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In the last 40 years, carp have become widespread and abundant in Australia’s river systems, becoming a potential food source for birds, fish, reptiles, invertebrates and mammals. Relative decreases in numbers of native prey fish1 coupled with increasing carp numbers2,3 means that carp are now a readily available food for Murray cod and possibly other native fish predators. However, the extent to which these predators influence carp populations is not well understood.
One study found Murray cod (Maccullochella peelii peelii) predation on carp was relatively common as carp were found in 35% of Murray cod gut samples4. Golden perch (Macquaria ambigua) were also reported to consume carp as a small proportion of their diet4. It has been suggested that stocking native fish predators known to prey on carp, combined with conventional control methods, may be a potential carp management option5.
Native predators, such as Murray cod and golden perch, are stocked in waterways in Queensland, New South Wales and Victoria — mainly to enhance populations for recreational fisheries. Little is known of the impacts of these stocked fish on carp populations. A major concern with enhancing the abundance of native predators for carp management is that they may have detrimental impacts on native prey species through over-predation. To examine the utility of using native fish predators in controlling carp, we need to understand the following attributes of native fish predators and their prey, which may influence carp predation potential:
An Invasive Animals Cooperative Research Centre (IA CRC) project, in partnership with the University of Queensland5 , looked at predation on carp by native fish in laboratory tanks, in enclosed ponds, and in the wild5 . The research aimed to determine whether:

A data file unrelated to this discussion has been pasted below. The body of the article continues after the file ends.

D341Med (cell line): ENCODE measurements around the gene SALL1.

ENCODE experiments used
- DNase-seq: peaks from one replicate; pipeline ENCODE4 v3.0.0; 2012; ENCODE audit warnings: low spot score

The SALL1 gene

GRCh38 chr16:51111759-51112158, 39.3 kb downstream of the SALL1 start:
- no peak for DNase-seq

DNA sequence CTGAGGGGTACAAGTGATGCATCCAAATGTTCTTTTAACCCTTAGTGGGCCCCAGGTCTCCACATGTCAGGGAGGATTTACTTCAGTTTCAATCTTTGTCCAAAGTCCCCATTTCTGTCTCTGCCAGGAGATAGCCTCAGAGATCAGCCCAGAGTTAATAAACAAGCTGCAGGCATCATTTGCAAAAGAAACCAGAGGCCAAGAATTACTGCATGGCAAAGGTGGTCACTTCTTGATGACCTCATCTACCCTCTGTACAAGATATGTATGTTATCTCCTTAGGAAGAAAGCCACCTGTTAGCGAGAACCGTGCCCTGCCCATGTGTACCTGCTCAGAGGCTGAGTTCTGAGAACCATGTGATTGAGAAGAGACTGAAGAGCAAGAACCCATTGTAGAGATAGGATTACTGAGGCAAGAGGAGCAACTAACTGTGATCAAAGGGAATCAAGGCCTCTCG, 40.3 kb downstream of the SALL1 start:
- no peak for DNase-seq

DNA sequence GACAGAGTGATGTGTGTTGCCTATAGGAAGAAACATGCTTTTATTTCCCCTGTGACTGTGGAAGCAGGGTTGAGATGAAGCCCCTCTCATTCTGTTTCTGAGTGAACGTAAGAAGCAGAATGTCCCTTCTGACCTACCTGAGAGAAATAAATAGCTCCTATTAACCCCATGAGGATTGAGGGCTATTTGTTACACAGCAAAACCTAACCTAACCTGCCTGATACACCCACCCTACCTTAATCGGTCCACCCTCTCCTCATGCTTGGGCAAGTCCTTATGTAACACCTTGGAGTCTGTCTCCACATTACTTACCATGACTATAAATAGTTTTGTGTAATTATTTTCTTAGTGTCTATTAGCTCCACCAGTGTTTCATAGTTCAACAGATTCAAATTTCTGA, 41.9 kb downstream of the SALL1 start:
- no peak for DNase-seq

Fish were sampled using a range of methods including electrofishing, fyke netting, and bait traps set in lagoons, anabranches and main river channel habitats. Juvenile carp that were at the right size for a predator to consume tended to be found in warm, shallow and slow flowing backwaters and lagoons. In these habitats, food was abundant and there were no, or few, predators, so carp could grow rapidly. Native predators were found in the deeper pools of the main river channel. By the time carp were ready to enter areas where predators were abundant, they were generally too large to be consumed.
As a result, native predators were unlikely to have a significant effect on overall carp populations. Stomach contents of native predators caught in the wild showed high proportions of yabbies and shrimp, and only a small amount of carp. These results were consistent with the findings of the tank and pond trials.
Small carp that are vulnerable to predation tend to prefer shallow, inundated plants, often in lagoons and backwater habitats. Their predators tend to be located in the deeper sections of a river. Enhancing the abundance of predatory fish populations through stocking is likely to be ineffective and other carp control methods that work in the habitat of small carp, such as wetland drawdown, targeted poisoning, physical removal or wetland screens should be used.
Predators’ prey preferences suggest that crustaceans are their prey of choice, with occasional consumption of fish including carp. Increasing native predator populations in rivers is unlikely to reduce carp populations, and may in fact pose a risk to non-target species. Therefore, native predatory species should be managed in such a way that their populations remain stable for recreational and commercial fishing purposes. The occasional opportunity for predation on carp should be regarded as a complimentary side-effect.
PestSmart Toolkit for Carp
Invasive Animals Ltd has taken care to validate the accuracy of the information at the date of publication [March 2014]. This information has been prepared with care but it is provided “as is”, without warranty of any kind, to the extent permitted by law.